How does your nonprofit organisation make financial decisions?
Whether we admit it or not, nonprofit organisations are competing with each other for limited resources, whether they be top staff, government or philanthropic funding, or members. To ensure sustainability (ie 'healthy survival'), nonprofit decision-makers need to be strategic about the financial decisions they make. They need to be aware of the resource environment they operate in, and how realistic it is for them to be able to secure the resources they need for the plans they have.
We see nonprofit decision-makers which fall in to one of three groups..
- Reactive, so that they respond to whatever is sent their way,
- Opportunistic, where they hunt out opportunities, chase down leads and pursue resources assertively, or
- Proactive, where they have determined a path, and targeted their goals and work doggedly to the plan
Most organisations are actually a combination of the three, but importantly the pursuit of resources must continue to be in line with the mission of the organisation. And the strategic direction which is built around this pursuit must include a financial strategy to ensure the resources and the growth strategy are aligned.
At this point, the role of the finance personnel is key, whether it is the Treasurer, the accountant or the internal or external CFO. The finance manager is responsible for designing the financial plan and strategy for the organisation, and then getting sign off from the CEO (who in turn gets it approved by the Board).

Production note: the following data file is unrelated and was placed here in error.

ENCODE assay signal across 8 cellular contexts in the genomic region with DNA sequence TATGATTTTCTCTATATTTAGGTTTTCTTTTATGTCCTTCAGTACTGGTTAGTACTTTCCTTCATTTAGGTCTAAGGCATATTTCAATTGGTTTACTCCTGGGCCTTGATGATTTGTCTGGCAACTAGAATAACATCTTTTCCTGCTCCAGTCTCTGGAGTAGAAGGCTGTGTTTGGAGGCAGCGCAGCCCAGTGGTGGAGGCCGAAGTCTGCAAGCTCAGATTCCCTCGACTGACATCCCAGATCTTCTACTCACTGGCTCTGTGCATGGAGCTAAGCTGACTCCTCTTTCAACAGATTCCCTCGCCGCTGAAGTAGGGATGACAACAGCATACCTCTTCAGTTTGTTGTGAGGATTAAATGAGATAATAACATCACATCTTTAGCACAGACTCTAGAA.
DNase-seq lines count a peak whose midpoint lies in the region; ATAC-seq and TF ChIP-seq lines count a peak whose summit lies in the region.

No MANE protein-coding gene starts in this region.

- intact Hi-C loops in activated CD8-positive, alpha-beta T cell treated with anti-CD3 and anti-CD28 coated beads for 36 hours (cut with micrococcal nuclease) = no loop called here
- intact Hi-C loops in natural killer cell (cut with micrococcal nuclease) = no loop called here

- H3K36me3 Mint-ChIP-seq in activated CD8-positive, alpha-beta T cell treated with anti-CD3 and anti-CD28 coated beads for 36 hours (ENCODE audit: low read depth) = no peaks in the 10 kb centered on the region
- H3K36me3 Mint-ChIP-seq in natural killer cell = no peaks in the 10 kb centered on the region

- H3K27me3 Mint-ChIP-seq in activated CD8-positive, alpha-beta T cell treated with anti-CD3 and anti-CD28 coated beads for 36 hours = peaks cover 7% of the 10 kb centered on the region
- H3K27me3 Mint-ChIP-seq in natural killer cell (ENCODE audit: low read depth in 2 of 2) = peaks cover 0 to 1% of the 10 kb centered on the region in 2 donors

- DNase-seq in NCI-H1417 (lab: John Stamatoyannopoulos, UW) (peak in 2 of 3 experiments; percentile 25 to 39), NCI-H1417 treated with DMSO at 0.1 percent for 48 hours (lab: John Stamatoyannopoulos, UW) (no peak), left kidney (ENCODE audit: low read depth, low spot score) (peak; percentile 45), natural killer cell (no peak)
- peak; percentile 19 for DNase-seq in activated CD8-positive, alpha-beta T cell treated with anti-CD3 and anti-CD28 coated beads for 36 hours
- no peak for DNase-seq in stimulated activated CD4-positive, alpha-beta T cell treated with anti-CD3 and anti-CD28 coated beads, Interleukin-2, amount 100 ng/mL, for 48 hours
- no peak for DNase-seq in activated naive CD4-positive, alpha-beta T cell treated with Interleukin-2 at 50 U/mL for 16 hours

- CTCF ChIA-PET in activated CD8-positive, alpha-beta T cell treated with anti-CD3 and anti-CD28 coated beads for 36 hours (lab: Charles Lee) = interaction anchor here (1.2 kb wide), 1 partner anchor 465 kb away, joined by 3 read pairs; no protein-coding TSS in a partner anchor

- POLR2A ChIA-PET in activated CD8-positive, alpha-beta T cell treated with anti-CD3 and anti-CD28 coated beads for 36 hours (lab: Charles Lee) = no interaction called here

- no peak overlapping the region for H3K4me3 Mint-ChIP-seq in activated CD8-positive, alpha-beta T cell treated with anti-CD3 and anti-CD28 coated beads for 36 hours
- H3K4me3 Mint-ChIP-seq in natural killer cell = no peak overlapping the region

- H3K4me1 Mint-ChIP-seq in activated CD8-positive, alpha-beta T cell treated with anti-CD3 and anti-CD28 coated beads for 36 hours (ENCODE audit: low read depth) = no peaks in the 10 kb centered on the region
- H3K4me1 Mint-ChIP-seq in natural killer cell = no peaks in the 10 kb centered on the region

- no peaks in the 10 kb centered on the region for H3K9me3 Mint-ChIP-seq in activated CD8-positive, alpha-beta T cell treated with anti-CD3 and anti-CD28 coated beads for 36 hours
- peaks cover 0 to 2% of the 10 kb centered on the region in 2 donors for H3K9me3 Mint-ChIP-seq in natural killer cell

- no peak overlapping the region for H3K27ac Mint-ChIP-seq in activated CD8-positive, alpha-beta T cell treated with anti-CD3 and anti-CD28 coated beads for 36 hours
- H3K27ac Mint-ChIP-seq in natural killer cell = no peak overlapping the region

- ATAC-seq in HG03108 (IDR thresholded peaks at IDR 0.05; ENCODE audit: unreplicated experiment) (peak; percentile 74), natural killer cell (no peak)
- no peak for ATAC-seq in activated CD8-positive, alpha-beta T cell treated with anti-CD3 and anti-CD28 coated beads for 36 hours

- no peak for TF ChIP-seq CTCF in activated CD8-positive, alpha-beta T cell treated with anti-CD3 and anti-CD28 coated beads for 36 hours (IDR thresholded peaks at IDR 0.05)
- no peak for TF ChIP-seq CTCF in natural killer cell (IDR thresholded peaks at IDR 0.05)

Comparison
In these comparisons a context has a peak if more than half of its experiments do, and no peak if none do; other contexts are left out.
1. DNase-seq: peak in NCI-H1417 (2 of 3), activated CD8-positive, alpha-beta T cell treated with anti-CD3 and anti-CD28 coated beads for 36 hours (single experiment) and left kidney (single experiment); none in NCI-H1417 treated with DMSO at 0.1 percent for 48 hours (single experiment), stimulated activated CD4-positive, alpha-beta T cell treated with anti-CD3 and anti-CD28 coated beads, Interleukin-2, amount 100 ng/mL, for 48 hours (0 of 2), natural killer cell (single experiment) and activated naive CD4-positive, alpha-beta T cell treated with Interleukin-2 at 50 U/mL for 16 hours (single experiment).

To get this plan together, the finance manager participates in budget development, program planning and resourcing, and fundraising... in other words with all the main functions of the organisation. They need to be across the way the organisation works, and understand - in a holistic way - the movement of resources and functional activities of all the key departments, especially programs, administration, governance, marketing. This role fluctuates through the financial year cycle, and it is not always practical to employ a full-time Finance Manager for a role which pulses from hyper active to sedate. For many organisations using an outsourced CFO or senior Financial Manager leaves the provider to pickup the costs of downtime.
While larger organisations have a person dedicated to overseeing the financial and strategic functions, even they can benefit from an outside perspective and gain the ability to create even more options.
The benefit of working with an external source for the Finance Manager is that it provides an organisation with access to a broader range of experience and action-oriented expertise on a contracted basis, and good outsource accounting providers ensure their finance managers also have access to a team of various skills, which become available to the organisation. The sum is greater than the whole. The issue of “not knowing what you don’t know” can’t be solved overnight. Organisations should invest in an on-going strategic financial function partner to ensure that the right short and long-term questions are being asked and forums are established to answer these questions.